Canada’s pioneering conversion therapy ban bill could have a major impact on LGBT+ rights around the world
The UN’s LGBT+ rights expert has praised Canada’s bill to ban conversion therapy, which could set a new international standard on the issue.
The legislation, officially tabled in Parliament earlier this month (October 1) with the backing of prime minister Justin Trudeau, would amend the criminal code in a bid to end the practise once and for all.
Canadian bill hits at the core of conversion therapy industry
While 20 US states and a number of countries including Malta and Germany have passed bills to ban conversion therapy, most of the laws are based on a similar model, providing a narrow focus on preventing the provision of therapy for under-18s.
Canada’s bill goes much further in seeking to put conversion therapy practitioners out of work entirely, as well as making it a criminal offence to practise conversion therapy on under-18s — or on adults “against the person’s will.”
The bill would seek to cut off the flow of funding to conversion therapy, making it an offence to “receive a financial or other material benefit” from the discredited practise, to “advertise an offer to provide” it, or to attempt to remove a child from the country “with the intention that the child undergo conversion therapy outside Canada.”
Practising conversion therapy would be punishable by a prison term of up to five years under the bill, while breaching the rules of advertising or obtaining material benefit are punishable by a term of up to two years.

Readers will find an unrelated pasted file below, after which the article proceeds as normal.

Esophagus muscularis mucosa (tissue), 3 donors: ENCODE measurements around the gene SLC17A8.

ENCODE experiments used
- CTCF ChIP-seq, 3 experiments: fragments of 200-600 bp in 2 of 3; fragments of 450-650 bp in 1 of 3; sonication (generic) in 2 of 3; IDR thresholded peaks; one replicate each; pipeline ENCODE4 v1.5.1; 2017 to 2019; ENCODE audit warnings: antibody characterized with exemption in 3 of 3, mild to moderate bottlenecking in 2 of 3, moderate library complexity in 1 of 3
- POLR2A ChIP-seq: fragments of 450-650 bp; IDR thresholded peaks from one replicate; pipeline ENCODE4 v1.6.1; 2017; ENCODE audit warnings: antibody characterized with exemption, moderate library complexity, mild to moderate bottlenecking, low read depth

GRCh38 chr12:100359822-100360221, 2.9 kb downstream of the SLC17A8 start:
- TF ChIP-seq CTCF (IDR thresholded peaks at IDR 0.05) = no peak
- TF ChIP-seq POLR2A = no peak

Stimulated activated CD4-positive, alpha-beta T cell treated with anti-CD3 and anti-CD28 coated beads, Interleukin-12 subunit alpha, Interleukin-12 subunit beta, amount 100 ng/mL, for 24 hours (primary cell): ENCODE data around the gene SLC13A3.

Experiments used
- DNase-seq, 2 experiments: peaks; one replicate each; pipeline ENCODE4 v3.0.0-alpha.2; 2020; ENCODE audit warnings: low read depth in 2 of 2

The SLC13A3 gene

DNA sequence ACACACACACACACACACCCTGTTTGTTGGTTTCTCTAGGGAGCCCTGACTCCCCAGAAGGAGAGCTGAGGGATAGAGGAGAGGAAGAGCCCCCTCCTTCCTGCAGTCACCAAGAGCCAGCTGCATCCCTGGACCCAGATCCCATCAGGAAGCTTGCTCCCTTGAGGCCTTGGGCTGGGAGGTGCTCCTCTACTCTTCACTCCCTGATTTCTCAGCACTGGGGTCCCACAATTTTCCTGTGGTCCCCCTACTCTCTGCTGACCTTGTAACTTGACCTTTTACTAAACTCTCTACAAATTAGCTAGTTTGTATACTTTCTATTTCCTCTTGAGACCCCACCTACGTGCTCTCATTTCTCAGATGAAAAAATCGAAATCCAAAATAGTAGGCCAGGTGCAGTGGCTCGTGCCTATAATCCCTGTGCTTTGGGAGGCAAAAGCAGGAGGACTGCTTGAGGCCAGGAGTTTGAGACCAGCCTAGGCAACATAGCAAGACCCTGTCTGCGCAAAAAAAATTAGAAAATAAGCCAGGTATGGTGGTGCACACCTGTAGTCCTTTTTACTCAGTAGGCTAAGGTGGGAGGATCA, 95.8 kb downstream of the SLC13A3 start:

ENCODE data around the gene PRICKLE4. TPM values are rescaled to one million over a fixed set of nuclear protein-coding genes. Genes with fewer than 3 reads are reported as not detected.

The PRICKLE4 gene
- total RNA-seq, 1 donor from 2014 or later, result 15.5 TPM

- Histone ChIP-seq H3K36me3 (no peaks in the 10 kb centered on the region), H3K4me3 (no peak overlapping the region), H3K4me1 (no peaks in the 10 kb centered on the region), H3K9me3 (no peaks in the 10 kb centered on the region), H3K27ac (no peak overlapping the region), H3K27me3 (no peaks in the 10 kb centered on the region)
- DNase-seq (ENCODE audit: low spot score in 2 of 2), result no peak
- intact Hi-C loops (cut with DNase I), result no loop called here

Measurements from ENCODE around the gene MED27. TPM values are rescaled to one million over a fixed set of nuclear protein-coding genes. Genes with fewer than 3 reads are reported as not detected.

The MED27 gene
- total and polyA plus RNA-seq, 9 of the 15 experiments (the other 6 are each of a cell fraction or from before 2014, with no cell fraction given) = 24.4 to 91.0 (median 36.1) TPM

Bill could provide a new international model for tackling the harmful practise
Victor Madrigal-Borloz, the UN Independent Expert on Sexual Orientation and Gender Identity, said the Canadian bill could provide a new international model for dealing with the practise.
The UN expert, who called for a global ban on conversion therapy in an influential report published earlier this year, told The Canadian Press: “In some cases, you have blanket bans, which I think, [is] close to what Canada is getting to.
“I find that this type of more encompassing disposition is probably the very best when it comes to the practices that I’ve seen around the world.
“These will have an impact in Canada but will also have a global impact when it comes to practices of other states that are currently having that discussion.”
Madrigal-Borloz said his work uses “real examples of real states that are actually working on these issues, to bring about what has been proven to work in other contexts,” and in the case of Canada’s law, “those practices and those parallels can be drawn to inspire other states.”
In a release as the bill was reintroduced, Canadian justice minister and attorney general David Lametti said: “Conversion therapy is a cruel practice that can lead to life-long trauma, particularly for young people.
“Our Government remains steadfast in our commitment to protecting the dignity and equality rights of lesbian, gay, bisexual, transgender, queer and two-spirit Canadians, by criminalizing a practice that discriminates against and harms them.”
Diversity and inclusion minister Bardish Chagger added: “Conversion therapy practices are rooted in the wrongful premise that sexual orientation, gender identity, and gender expression can and should be changed to fit an ideal of what some believe is normal or natural.
“By reintroducing this legislation, our Government is standing up for LGBTQ2 people and reaffirming our commitment to ensuring Canada is a place where everyone is free to be their authentic selves.”